Posted By Hope Alfaro On May 30, 2017
Despite recent popularity on the internet and media, vaccines have been used and developed for nearly 200 years. A vaccine is a biological preparation that provides active acquired immunity to a particular disease. Their prevalent use in industrialized countries has dramatically improved overall population health and eradicated or nearly eradicated many diseases that were once a great threat. Still, the dispute over personal choice vs. government mandates is an uncomfortable subject with many people. Federal mandates for vaccinations have increased over the years in support of improving public health and each state has different rulings of when personal and religious beliefs can override state laws. However, the fact remains that we are all responsible for the health of our population. While modern vaccines are not 100% they have disposed of the threat of diseases such as polio and dramatically reduce common potentially life-threatening childhood illness such as chicken pox and the measles.
Efficacy and Challenges
There are many diseases that are vaccine-preventable and are currently on the schedule of standard vaccines for children. Most of them are either viral or bacterial highly contagious lung infections, such as measles or pertussis. Vaccines have contributed to the eradication of smallpox, one of the most contagious and deadly diseases in humans. Other diseases such as rubella, polio, measles, mumps, chickenpox, and typhoid are nowhere near as common as they were a hundred years ago. As long as the vast majority of people are vaccinated, it is much more difficult for an outbreak of disease to occur, let alone spread. This effect is called herd immunity and what makes widespread vaccine use necessary. Still, if vaccines are so successful, why do so many people opt out? Everyone’s reasons may be different but not all stick to their beliefs after an incident, such as in the case of the family who triggered a Disneyland measles outbreak.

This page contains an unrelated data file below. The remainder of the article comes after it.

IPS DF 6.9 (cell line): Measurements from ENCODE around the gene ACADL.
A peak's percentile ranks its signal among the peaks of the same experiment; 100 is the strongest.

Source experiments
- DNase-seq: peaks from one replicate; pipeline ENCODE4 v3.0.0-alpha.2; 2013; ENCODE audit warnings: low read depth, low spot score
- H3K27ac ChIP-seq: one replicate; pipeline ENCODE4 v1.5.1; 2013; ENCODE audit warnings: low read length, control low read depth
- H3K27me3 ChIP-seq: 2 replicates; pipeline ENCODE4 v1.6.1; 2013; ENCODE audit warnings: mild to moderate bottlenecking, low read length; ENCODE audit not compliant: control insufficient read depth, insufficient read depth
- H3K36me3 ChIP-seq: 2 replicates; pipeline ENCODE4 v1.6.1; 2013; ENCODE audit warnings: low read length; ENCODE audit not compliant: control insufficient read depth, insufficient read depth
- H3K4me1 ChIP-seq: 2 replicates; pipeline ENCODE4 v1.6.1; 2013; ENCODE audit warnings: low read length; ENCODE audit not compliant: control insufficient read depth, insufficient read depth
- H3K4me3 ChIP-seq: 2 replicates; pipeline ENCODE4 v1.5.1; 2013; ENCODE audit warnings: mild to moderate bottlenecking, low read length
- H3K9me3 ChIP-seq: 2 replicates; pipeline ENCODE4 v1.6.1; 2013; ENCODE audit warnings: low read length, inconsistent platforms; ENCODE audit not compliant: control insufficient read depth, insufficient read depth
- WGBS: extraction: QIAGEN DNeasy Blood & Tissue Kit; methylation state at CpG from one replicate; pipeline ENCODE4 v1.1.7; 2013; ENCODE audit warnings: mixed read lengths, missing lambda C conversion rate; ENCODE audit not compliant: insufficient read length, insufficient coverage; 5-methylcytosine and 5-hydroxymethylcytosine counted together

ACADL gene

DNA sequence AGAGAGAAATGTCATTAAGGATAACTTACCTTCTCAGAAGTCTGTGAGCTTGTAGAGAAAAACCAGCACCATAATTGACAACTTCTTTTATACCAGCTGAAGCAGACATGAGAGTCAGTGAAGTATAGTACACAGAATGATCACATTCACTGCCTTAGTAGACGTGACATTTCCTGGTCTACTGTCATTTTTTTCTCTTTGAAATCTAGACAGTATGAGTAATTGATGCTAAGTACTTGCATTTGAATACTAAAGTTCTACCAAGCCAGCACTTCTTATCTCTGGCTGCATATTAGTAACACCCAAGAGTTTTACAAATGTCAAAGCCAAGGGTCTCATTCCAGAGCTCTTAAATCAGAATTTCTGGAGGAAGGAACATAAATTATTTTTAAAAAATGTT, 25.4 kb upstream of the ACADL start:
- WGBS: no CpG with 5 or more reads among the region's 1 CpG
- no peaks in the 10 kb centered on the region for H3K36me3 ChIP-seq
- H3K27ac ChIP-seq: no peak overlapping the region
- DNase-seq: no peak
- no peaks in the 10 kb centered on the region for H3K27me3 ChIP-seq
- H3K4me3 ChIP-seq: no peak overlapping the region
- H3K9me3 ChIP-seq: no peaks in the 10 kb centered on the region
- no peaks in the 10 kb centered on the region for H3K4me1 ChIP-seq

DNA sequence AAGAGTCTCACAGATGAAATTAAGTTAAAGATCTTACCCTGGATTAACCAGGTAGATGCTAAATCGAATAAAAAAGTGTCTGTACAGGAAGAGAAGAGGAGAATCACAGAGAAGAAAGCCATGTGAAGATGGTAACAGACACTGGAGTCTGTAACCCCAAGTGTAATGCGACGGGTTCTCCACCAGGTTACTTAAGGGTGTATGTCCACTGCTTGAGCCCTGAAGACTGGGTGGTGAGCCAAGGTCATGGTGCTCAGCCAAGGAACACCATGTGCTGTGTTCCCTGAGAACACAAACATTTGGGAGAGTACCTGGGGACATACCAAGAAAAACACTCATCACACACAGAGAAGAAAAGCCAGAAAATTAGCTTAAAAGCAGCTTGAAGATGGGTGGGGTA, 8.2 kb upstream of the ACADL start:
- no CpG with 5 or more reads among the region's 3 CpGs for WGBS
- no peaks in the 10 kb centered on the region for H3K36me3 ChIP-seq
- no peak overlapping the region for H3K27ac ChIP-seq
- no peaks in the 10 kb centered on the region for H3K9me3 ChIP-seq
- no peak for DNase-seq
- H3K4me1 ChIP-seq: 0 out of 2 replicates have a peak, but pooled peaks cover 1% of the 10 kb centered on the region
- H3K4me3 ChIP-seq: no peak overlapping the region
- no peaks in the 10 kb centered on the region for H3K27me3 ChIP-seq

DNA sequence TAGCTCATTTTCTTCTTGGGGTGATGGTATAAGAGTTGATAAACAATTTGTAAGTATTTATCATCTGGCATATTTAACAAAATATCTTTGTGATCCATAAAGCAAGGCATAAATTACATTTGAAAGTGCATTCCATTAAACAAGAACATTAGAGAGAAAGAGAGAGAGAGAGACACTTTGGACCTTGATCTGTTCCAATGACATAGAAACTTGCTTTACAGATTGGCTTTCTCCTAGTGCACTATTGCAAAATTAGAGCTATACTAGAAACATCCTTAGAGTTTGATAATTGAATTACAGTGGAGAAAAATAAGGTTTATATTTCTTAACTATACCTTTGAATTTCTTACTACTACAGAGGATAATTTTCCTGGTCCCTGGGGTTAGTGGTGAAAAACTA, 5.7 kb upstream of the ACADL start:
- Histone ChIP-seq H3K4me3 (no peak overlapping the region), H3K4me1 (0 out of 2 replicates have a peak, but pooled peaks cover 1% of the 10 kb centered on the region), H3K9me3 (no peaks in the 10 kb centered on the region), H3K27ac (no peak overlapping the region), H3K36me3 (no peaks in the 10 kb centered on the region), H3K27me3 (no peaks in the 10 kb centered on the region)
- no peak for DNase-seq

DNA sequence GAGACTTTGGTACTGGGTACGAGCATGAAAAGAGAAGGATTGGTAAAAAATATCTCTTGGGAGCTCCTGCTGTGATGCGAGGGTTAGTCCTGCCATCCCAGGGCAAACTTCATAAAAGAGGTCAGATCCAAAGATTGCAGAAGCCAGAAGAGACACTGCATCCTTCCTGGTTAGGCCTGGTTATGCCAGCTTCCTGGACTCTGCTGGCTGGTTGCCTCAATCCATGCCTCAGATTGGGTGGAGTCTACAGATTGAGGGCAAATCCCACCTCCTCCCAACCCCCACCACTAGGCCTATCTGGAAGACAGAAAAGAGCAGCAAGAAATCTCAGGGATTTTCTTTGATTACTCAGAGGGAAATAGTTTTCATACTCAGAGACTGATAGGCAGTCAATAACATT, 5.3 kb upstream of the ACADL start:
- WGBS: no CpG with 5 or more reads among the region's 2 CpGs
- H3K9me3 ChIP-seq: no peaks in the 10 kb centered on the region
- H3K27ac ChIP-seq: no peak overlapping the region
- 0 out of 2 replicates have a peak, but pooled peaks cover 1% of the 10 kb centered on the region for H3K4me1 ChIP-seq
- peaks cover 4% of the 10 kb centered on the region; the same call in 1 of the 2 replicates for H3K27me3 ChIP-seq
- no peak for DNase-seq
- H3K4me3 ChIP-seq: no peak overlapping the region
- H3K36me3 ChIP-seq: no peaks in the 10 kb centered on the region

Although, there are a few people who opt-out of vaccinations for personal issues often promoted by pseudoscience found on the web, the vast majority do opt in. In fact, a very large number of people take advantage of no or low-cost vaccinations provided by public health departments. Local health departments are doing an incredible job ensuring children are vaccinated on schedule and our communities can stay protected from these preventable diseases. Local health departments review their paper immunization records (sometimes in foreign languages) and check status in immunization registries. Modern apps-based Electronic Health Record software, connected to state immunization registries, can bring the needed efficiencies at the patient registration and point of immunization. For health departments who focus primarily on immunizations, an Immunization App developed specifically for public health can provide easier and more efficient work flows. Based on current records, nurses can provide appropriate immunizations based on age and CDC recommendations.
Top 10 Vaccine-Preventable Diseases:
- Measles: A highly contagious lung infection.
- Whooping Cough (Pertussis): A lung infection that makes it hard to breathe due to severe coughing.
- Flu: A viral infection of the nose, lungs, and throat.
- Polio: A viral disease
- Pneumococcal Disease: A bacterial disease that can cause many types of illness, including pneumonia, ear and blood infections, and meningitis (which affects the brain and spinal cord).
- Tetanus: A bacterial disease that causes lockjaw, breathing problems, muscle spasms, paralysis, and death.
- Meningococcal Disease: A bacterial disease that can cause meningitis, an infection and swelling of the brain and spinal cord. It can also infect the blood.
- Hepatitis B: A liver disease caused by the hepatitis B virus.
- Tuberculosis: A bacterial disease that usually attacks the lungs.
- HIB (Haemophilus Influenza Type B): A bacterial disease that infects the lungs (pneumonia), brain or spinal cord (meningitis), blood, bone, or joints.
The debate about personal choice will continue. People will make choices (good or bad), and public health departments will continue to do an amazing job at keeping the majority immunized against preventable diseases. In that respect, Meaningful Use mandate of EHR and connectivity to Immunization registry is a good thing.